A Fool’s Game – The Ever Changing Face of Comedic Films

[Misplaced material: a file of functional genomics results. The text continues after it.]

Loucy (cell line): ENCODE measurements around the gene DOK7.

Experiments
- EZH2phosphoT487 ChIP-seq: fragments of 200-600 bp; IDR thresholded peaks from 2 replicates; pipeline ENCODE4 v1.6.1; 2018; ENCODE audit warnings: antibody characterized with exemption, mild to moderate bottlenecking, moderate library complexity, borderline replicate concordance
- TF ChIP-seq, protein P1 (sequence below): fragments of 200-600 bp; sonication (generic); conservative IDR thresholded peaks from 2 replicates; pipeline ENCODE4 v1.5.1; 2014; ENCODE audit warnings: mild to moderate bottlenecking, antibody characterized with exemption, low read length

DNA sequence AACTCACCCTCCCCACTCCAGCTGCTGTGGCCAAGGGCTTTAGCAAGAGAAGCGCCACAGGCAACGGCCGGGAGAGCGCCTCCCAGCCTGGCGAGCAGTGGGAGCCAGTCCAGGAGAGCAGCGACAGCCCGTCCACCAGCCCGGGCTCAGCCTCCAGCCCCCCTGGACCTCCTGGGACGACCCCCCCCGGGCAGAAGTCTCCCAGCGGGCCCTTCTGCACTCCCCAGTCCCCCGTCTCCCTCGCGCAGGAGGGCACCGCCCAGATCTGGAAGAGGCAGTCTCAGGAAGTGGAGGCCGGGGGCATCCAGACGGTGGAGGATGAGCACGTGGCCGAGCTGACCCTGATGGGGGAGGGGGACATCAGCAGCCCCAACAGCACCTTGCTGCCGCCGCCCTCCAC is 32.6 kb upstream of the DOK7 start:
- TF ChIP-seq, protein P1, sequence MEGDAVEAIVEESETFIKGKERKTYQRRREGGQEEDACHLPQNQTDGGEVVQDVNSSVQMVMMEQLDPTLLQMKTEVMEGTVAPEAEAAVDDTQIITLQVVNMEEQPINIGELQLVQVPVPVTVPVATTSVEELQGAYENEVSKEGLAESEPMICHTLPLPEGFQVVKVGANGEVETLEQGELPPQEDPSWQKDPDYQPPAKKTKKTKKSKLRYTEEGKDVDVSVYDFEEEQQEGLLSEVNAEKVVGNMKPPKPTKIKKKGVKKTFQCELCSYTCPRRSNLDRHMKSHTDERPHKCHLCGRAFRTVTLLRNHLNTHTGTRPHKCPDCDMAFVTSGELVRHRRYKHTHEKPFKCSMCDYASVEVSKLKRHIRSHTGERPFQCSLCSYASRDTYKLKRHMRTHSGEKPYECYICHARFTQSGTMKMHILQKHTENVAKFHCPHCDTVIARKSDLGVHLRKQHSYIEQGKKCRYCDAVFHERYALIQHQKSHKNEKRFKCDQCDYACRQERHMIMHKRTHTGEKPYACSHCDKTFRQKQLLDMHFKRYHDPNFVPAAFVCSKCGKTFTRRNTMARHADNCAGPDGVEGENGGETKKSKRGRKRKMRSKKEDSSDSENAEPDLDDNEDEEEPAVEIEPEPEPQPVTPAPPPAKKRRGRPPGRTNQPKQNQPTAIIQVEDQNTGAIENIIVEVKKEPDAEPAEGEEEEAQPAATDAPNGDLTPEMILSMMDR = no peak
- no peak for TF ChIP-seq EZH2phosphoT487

Our traditional April Fool’s Day usually has us working towards making a fool out of someone else, whether it be through a cleverly worded joke or through an elaborate prank.  Regardless of the outcome, most of the fun comes from the realization that something genuinely hilarious has happened, and one hopes that the humor in each situation is shared by all.  Sometimes a joke will go too far, and then other times, a joke will not have gone far enough, and the end result of no one finding it funny may be the worst result of all.  What proves to be the best scenario for April Fool’s shenanigans is if both the fooler and the fooled both have a healthy sense of humor.  And in our culture, we have the movies to thank for giving us foundations on which to base our senses of humor.  Everyone may not be able to pinpoint what their favorite comedy might be, but they can usually draw upon their favorite moments or funny phrase as a demonstration of their comedic tastes.  How many of us out there have bopped their head to Queen’s “Bohemian Rhapsody” ever since first seeing Wayne’s World (1992)?  How many of us have used Bill Murray’s “Final Hole at Augusta” monologue from Caddyshack (1980) when playing a game of golf?  How many of us have at one time uttered the word “Ni” just to annoy our friends, or welcome them to join in?  Comedy has, more than probably any other genre, soaked itself into the cultural zeitgeist, to the point where we think about a funny moment from a movie sometimes without knowing where it originated.  But, comedy in movies is also a constantly changing thing that sometimes remains strong for years or can sometimes fade into obscurity.  For a comedic movie to have staying power, it first of all must stand out in the field, have character to it, must have something to say, and most importantly not just be comical for comedy’s sake.